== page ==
Nursery Rhymes are curious things, often with seemingly nonsensical words with no rhyme or reason! Sometimes children do question the meaning, but usually they are just happy to accept the quirky nature and surreal pictures that they paint.
However, in reality they often have quite serious and historical origins, which have been handed down through the generations, often being added to or altered along the way. Humpty Dumpty seems to have had just this treatment.
Humpty’s Historical Background
It dates back to the time of the Civil War in England. Humpty Dumpty was the name of a huge cannon that was placed high up on the walled Royalist city of Colchester which was under siege from the Parliament’s army in 1648. It took 11 weeks of fire, but the gun finally came tumbling down, and all the kings horses and all the kings men couldn’t put Humpty together again!
It later took the imagination of Lewis Carroll (author of Alice and Wonderland) to transform Humpty Dumpty into a large personified egg, which is the image that has stuck for Humpty today! Apologies for the history lesson, but it is so fascinating to understand the meaning and origins of these old rhymes and tales
Humpty Dumpty sat on the wall,
Humpty Dumpty had a great fall!
All the King’s horses and all the King’s men,
Couldn’t put Humpty together again!
Humpty Dumpty fell on his head,
They picked him up gently and put him to bed,
And all the King’s horses and all the King’s men,
They put Humpty Dumpty together again!
Playing The Humpty Dumpty Game
- Humpty Dumpty is one of the first Nursery rhymes that your baby will learn.
- Sing it with a toy Humpty, and they’ll be very keen to go and pick him up and comfort him after his big fall.
- Sit the toy on a chair a small distance away, and express concern that he might fall off at the end of the song.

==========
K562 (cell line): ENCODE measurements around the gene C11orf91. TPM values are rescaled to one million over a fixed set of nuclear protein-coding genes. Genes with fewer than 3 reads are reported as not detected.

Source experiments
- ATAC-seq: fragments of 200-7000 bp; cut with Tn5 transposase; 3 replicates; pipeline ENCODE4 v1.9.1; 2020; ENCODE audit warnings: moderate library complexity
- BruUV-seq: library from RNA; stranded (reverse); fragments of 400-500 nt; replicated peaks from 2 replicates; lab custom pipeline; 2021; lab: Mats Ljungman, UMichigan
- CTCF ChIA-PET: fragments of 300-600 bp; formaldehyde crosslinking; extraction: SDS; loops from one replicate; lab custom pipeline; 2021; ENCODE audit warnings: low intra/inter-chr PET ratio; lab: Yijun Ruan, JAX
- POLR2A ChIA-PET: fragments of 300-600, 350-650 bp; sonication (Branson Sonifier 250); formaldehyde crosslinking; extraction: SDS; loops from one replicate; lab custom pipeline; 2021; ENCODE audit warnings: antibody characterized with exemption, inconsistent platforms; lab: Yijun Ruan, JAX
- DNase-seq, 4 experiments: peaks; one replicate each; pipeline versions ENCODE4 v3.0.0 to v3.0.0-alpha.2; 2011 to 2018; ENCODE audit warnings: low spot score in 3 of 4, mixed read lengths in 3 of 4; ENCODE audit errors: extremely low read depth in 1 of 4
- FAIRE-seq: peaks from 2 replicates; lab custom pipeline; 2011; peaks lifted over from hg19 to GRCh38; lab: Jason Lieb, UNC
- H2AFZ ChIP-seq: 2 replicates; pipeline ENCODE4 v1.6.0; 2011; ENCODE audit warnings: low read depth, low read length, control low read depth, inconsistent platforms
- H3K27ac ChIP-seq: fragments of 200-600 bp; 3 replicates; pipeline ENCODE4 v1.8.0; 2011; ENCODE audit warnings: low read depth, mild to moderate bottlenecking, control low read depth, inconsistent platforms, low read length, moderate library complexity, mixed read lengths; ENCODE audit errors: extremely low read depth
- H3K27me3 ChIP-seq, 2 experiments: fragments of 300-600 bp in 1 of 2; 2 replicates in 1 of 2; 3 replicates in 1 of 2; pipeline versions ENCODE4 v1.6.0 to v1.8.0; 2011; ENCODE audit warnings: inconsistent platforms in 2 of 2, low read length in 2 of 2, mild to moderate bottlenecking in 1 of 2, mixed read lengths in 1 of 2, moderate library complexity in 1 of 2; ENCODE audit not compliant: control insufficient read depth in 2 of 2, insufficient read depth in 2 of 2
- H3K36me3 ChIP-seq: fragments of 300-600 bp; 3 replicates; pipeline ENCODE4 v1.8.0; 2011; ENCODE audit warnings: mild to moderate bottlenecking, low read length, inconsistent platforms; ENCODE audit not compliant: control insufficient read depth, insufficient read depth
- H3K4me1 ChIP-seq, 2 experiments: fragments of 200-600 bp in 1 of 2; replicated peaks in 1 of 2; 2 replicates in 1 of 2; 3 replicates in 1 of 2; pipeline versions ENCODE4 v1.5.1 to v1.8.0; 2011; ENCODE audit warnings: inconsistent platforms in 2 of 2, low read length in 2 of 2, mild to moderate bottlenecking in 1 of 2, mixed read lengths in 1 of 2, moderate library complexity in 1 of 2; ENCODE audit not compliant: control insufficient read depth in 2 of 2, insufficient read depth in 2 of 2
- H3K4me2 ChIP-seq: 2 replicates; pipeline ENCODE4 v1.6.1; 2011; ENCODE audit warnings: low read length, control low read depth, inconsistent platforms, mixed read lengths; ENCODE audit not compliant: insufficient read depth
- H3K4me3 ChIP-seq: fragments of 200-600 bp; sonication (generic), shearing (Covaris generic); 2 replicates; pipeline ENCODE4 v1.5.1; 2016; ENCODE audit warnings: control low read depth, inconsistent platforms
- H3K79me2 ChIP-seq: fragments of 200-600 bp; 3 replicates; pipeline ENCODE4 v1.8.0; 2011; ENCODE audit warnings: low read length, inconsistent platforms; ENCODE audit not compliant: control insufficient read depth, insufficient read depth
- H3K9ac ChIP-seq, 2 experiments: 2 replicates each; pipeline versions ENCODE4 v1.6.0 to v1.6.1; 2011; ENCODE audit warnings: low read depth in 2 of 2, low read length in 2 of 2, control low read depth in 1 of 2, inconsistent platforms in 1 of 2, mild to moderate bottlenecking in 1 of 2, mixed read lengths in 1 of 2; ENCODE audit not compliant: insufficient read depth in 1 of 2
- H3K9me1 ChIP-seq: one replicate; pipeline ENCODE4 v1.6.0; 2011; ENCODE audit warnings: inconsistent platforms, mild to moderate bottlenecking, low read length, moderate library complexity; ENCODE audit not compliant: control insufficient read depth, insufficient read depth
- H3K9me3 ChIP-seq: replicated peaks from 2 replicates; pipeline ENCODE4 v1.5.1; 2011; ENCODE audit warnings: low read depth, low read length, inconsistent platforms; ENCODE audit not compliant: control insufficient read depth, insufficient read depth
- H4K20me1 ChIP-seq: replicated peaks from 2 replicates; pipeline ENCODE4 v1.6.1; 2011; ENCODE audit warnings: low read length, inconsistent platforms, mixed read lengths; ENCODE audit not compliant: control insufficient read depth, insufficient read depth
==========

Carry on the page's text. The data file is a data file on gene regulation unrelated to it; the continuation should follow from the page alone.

- The second verse can then be added to give Humpty a happy ending. This always goes down very well, as they all like making him better!
- This simple game encourages even very young babies and toddlers to walk over to help him and give him a cuddle. They would happily play it all day if at all possible!
For years I had a lovely handmade Humpty Dumpty, he had so much character, and had been very much loved by lots and lots of children, but I finally had to accept that he had become just too grubby and worn out!
So, I set about making a new one. This is not only quick and easy, but free too, as it’s made from up-cycled old baby clothes! A perfect way to reuse that favourite old babygro bringing back those lovely baby memories!
As you can see from the pictures below, it’s pretty straightforward and it can be easily hand-sewn together in a couple of hours. This friendly little Humpty is very huggable and he makes a really lovely present, with a little added sentimental value!
How To make an Up-cycled Humpty Dumpty
Materials needed: baby grow, vest, socks & wadding
- Cut the arms and legs off the baby grow & sew down the sides of each to form Humpty’s arms and legs.
- Attach the socks at the end of the feet, and stuff (I used an old cushion for padding.)
- Make little rounded mittens from the vest sleeves and attach to the end of the arms. I didn’t stuff the arms, as I wanted them to hang down rather than stick out.
- Secure the top ends of the legs by gathering them together securely, and make a neat edged seam at the top of each arm.
- Using a double thickness, cut a large oval shape. Top half out of the vest, and bottom half out of the baby grow.
- Working on the body inside out, sewing up the vest end for the head, and join the top and bottom halves together with a seam around the middle.
- Sew across the bottom of the oval between the legs, leaving two openings to insert the legs.
- Turn Humpty round the right way and generously fill the body with stuffing.
- Insert the pre-stuffed legs into the two openings, and neatly sew up any gaps on either side.
- Attach the arms to Humpty’s sides.
- I used buttons for eyes, and chain stitch of pink, crochet wool sewn into spirals for rosy cheeks and red for the smiley mouth.
- Finally, his jaunty little cap was made from the last scraps of baby-gro material.
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